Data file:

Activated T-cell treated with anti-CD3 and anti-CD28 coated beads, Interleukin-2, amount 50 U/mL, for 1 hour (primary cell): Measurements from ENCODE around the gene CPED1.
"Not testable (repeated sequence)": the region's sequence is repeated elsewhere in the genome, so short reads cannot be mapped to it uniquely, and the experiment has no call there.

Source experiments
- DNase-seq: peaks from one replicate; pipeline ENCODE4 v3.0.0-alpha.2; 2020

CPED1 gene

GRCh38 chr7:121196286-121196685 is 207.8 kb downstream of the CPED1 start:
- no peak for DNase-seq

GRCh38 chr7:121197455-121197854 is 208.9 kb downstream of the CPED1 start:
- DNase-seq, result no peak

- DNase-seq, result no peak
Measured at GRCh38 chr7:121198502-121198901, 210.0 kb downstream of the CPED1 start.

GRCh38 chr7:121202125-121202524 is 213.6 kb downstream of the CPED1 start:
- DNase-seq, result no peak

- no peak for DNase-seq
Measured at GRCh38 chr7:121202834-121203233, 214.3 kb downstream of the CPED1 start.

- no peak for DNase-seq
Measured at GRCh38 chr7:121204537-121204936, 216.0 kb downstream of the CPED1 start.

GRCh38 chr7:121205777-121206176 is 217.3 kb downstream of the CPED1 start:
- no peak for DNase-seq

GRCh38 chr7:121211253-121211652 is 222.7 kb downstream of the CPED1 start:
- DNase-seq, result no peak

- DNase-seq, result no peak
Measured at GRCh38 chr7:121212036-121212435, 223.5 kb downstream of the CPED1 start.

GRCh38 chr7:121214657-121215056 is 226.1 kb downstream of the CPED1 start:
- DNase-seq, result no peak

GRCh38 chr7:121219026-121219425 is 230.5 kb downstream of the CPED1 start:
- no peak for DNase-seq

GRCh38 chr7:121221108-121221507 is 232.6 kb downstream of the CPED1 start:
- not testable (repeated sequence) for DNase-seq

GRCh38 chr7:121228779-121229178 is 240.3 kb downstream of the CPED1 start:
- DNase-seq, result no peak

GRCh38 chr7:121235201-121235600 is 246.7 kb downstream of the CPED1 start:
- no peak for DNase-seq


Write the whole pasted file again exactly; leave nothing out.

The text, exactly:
Activated T-cell treated with anti-CD3 and anti-CD28 coated beads, Interleukin-2, amount 50 U/mL, for 1 hour (primary cell): Measurements from ENCODE around the gene CPED1.
"Not testable (repeated sequence)": the region's sequence is repeated elsewhere in the genome, so short reads cannot be mapped to it uniquely, and the experiment has no call there.

Source experiments
- DNase-seq: peaks from one replicate; pipeline ENCODE4 v3.0.0-alpha.2; 2020

CPED1 gene

GRCh38 chr7:121196286-121196685 is 207.8 kb downstream of the CPED1 start:
- no peak for DNase-seq

GRCh38 chr7:121197455-121197854 is 208.9 kb downstream of the CPED1 start:
- DNase-seq, result no peak

- DNase-seq, result no peak
Measured at GRCh38 chr7:121198502-121198901, 210.0 kb downstream of the CPED1 start.

GRCh38 chr7:121202125-121202524 is 213.6 kb downstream of the CPED1 start:
- DNase-seq, result no peak

- no peak for DNase-seq
Measured at GRCh38 chr7:121202834-121203233, 214.3 kb downstream of the CPED1 start.

- no peak for DNase-seq
Measured at GRCh38 chr7:121204537-121204936, 216.0 kb downstream of the CPED1 start.

GRCh38 chr7:121205777-121206176 is 217.3 kb downstream of the CPED1 start:
- no peak for DNase-seq

GRCh38 chr7:121211253-121211652 is 222.7 kb downstream of the CPED1 start:
- DNase-seq, result no peak

- DNase-seq, result no peak
Measured at GRCh38 chr7:121212036-121212435, 223.5 kb downstream of the CPED1 start.

GRCh38 chr7:121214657-121215056 is 226.1 kb downstream of the CPED1 start:
- DNase-seq, result no peak

GRCh38 chr7:121219026-121219425 is 230.5 kb downstream of the CPED1 start:
- no peak for DNase-seq

GRCh38 chr7:121221108-121221507 is 232.6 kb downstream of the CPED1 start:
- not testable (repeated sequence) for DNase-seq

GRCh38 chr7:121228779-121229178 is 240.3 kb downstream of the CPED1 start:
- DNase-seq, result no peak

GRCh38 chr7:121235201-121235600 is 246.7 kb downstream of the CPED1 start:
- no peak for DNase-seq